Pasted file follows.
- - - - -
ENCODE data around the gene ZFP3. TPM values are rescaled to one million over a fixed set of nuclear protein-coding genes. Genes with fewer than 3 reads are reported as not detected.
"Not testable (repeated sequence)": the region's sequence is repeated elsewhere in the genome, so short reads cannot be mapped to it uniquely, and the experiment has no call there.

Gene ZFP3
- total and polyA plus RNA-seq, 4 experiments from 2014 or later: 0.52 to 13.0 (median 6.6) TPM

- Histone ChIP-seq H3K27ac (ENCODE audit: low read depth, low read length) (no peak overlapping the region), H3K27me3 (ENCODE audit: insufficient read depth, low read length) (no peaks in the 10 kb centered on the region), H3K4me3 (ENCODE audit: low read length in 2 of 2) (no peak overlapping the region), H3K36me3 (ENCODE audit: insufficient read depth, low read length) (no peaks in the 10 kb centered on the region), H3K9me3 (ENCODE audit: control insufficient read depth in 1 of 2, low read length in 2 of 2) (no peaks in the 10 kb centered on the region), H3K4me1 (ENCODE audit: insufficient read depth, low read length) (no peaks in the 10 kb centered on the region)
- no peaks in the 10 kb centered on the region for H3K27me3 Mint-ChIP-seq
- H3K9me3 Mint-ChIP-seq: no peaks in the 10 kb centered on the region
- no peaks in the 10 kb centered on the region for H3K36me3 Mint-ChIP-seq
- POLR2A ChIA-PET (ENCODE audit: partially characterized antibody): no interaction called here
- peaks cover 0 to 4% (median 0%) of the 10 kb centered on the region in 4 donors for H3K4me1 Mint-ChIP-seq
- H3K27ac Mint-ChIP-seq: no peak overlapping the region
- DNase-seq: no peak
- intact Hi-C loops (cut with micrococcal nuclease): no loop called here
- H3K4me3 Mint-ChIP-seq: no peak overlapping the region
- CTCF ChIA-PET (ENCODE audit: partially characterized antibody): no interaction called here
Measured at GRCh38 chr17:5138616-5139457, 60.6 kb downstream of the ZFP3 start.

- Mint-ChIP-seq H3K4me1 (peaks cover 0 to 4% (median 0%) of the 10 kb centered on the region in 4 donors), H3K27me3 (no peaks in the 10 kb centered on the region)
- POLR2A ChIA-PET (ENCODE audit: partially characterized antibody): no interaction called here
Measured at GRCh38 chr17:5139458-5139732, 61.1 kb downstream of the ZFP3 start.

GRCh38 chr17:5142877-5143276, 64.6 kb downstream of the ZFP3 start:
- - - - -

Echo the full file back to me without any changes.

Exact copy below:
ENCODE data around the gene ZFP3. TPM values are rescaled to one million over a fixed set of nuclear protein-coding genes. Genes with fewer than 3 reads are reported as not detected.
"Not testable (repeated sequence)": the region's sequence is repeated elsewhere in the genome, so short reads cannot be mapped to it uniquely, and the experiment has no call there.

Gene ZFP3
- total and polyA plus RNA-seq, 4 experiments from 2014 or later: 0.52 to 13.0 (median 6.6) TPM

- Histone ChIP-seq H3K27ac (ENCODE audit: low read depth, low read length) (no peak overlapping the region), H3K27me3 (ENCODE audit: insufficient read depth, low read length) (no peaks in the 10 kb centered on the region), H3K4me3 (ENCODE audit: low read length in 2 of 2) (no peak overlapping the region), H3K36me3 (ENCODE audit: insufficient read depth, low read length) (no peaks in the 10 kb centered on the region), H3K9me3 (ENCODE audit: control insufficient read depth in 1 of 2, low read length in 2 of 2) (no peaks in the 10 kb centered on the region), H3K4me1 (ENCODE audit: insufficient read depth, low read length) (no peaks in the 10 kb centered on the region)
- no peaks in the 10 kb centered on the region for H3K27me3 Mint-ChIP-seq
- H3K9me3 Mint-ChIP-seq: no peaks in the 10 kb centered on the region
- no peaks in the 10 kb centered on the region for H3K36me3 Mint-ChIP-seq
- POLR2A ChIA-PET (ENCODE audit: partially characterized antibody): no interaction called here
- peaks cover 0 to 4% (median 0%) of the 10 kb centered on the region in 4 donors for H3K4me1 Mint-ChIP-seq
- H3K27ac Mint-ChIP-seq: no peak overlapping the region
- DNase-seq: no peak
- intact Hi-C loops (cut with micrococcal nuclease): no loop called here
- H3K4me3 Mint-ChIP-seq: no peak overlapping the region
- CTCF ChIA-PET (ENCODE audit: partially characterized antibody): no interaction called here
Measured at GRCh38 chr17:5138616-5139457, 60.6 kb downstream of the ZFP3 start.

- Mint-ChIP-seq H3K4me1 (peaks cover 0 to 4% (median 0%) of the 10 kb centered on the region in 4 donors), H3K27me3 (no peaks in the 10 kb centered on the region)
- POLR2A ChIA-PET (ENCODE audit: partially characterized antibody): no interaction called here
Measured at GRCh38 chr17:5139458-5139732, 61.1 kb downstream of the ZFP3 start.

GRCh38 chr17:5142877-5143276, 64.6 kb downstream of the ZFP3 start: